For small business owners, divorce may bring even more stress and worry because the spouse who owns the business may be concerned about what will happen to it during a divorce. Depending on the type of business and where the money came from to purchase it, the business may be considered an asset of the marriage; thus, a court may divide the value of that business between spouses when they divorce. However, each state has its own laws addressing business assets during a divorce.
Marital Vs. Separate Property
Generally, property acquired during a marriage is considered marital property divisible by a court during a divorce. Some property, such as that acquired by gift or inheritance, is not typically considered marital property even if it was acquired during a marriage. Property not considered marital property is considered the separate property of the spouse who acquired it, so a business may be considered either a separate or marital asset depending on the way it was acquired. For example, if one spouse inherited the business from a relative, the business may be considered separate property and the divorce court will not consider it when creating the divorce settlement. Alternatively, if the business was purchased with marital assets, it may be considered marital property and the court may divide it in the divorce.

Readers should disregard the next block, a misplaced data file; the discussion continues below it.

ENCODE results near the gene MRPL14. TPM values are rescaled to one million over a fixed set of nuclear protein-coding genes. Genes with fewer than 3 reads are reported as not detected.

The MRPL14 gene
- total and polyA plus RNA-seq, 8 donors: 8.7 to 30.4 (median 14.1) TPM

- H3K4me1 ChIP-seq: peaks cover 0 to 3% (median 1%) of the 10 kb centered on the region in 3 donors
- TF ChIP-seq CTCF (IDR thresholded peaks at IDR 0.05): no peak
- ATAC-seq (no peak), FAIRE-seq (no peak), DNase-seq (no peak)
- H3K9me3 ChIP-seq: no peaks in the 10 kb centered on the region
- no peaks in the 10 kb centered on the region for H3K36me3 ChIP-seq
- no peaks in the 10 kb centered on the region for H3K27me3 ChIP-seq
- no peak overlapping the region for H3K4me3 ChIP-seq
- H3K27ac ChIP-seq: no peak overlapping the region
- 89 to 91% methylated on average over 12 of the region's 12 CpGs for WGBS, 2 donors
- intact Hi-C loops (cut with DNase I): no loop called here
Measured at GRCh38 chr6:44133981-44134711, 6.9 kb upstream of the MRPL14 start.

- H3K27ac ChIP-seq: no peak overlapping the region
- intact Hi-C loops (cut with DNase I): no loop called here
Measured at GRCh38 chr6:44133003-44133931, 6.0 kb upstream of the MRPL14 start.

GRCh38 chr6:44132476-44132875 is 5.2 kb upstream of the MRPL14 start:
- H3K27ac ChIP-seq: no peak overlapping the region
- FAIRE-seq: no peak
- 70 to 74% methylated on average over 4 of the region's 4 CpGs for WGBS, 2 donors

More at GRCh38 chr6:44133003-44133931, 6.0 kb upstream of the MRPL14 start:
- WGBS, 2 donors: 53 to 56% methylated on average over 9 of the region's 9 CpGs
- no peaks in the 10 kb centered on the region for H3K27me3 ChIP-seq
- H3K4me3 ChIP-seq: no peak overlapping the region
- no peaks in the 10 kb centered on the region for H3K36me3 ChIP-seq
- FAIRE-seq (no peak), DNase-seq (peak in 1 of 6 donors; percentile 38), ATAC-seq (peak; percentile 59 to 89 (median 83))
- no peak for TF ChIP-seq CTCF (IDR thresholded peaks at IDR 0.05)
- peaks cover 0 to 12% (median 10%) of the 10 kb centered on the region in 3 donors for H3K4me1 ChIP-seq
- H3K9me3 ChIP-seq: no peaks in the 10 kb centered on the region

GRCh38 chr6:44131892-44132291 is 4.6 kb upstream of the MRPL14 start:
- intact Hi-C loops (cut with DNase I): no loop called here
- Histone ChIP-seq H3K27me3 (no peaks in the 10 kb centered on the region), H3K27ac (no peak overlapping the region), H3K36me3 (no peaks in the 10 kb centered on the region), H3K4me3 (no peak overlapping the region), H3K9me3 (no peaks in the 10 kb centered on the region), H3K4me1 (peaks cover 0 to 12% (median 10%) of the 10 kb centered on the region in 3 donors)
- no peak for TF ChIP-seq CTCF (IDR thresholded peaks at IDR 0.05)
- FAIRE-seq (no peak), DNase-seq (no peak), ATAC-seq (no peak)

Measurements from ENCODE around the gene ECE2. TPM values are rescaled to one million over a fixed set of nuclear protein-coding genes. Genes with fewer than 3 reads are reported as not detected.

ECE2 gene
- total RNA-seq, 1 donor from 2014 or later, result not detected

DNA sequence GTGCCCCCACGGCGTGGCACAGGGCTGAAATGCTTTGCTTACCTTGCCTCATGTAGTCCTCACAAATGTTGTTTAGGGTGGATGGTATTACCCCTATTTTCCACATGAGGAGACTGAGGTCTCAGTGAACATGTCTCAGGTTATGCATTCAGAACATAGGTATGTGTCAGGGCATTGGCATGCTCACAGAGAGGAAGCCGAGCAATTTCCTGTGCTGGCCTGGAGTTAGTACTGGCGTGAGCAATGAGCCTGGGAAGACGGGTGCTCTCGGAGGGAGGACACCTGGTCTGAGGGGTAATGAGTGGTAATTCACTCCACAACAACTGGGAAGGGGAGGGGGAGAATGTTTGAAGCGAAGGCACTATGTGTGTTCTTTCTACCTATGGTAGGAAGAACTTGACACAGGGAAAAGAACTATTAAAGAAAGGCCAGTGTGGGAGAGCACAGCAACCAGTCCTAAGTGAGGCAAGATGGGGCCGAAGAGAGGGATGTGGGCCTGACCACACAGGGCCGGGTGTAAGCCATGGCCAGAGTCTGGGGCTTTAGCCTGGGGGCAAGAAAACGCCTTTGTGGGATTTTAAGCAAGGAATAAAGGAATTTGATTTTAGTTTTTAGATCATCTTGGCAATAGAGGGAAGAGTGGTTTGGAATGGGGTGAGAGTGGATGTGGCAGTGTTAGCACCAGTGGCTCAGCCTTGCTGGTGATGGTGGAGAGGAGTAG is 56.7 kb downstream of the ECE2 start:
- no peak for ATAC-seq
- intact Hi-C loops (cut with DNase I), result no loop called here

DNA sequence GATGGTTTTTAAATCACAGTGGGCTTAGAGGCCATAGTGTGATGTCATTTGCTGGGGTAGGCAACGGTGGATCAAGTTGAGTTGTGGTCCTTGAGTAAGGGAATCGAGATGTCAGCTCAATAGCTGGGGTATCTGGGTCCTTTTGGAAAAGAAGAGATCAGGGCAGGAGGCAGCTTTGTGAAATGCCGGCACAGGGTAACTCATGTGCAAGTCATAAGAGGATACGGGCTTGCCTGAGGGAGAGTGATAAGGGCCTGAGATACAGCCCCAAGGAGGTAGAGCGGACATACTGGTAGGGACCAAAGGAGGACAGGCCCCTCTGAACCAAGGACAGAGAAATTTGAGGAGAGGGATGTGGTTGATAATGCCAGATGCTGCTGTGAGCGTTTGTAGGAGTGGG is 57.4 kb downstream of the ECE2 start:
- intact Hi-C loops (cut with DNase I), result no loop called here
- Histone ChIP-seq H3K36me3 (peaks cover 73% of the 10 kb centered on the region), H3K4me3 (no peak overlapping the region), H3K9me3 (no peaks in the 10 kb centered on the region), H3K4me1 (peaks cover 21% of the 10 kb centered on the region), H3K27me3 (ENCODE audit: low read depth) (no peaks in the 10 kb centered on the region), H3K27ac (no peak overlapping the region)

Protecting a Business
Even if the business is not completely a marital asset, the profit one spouse makes from selling it could be considered marital property. As a result, a spouse may wish to protect his business in the event of divorce. Depending on state law, both prenuptial and postnuptial agreements can address a spouse’s business. A prenuptial agreement is a contract between spouses, signed before they marry, that addresses how the spouses wish to divide their assets if they later divorce. A postnuptial agreement is a contract made between spouses after marriage, but before divorce, and can address how the spouses want their assets divided, including business assets, in the event of divorce.
When spouses mix, or commingle, marital and separate property, the separate property may lose its special characterization. As a result, courts may consider the commingled separate and marital property as wholly marital property and divide it all upon divorce. For example, if a spouse deposits separate business funds, earned prior to the marriage, into a joint bank account that also holds marital funds, a court may find the separate funds have become so commingled they have lost their separate character, making them divisible between the spouses upon divorce.
Child Support and Alimony
Depending on state law, divorce courts might consider income from the business or its sale as income for purposes of child support or alimony calculations. Child support is often based on a mathematical formula, but courts have authority to deviate from a default support amount if there are unique circumstances. Alimony judgments are usually based on a series of factors rather than an exact formula, so judges may consider the value of a business or its sale when determining whether to award alimony and in what amount — even if the business is one spouse’s separate property.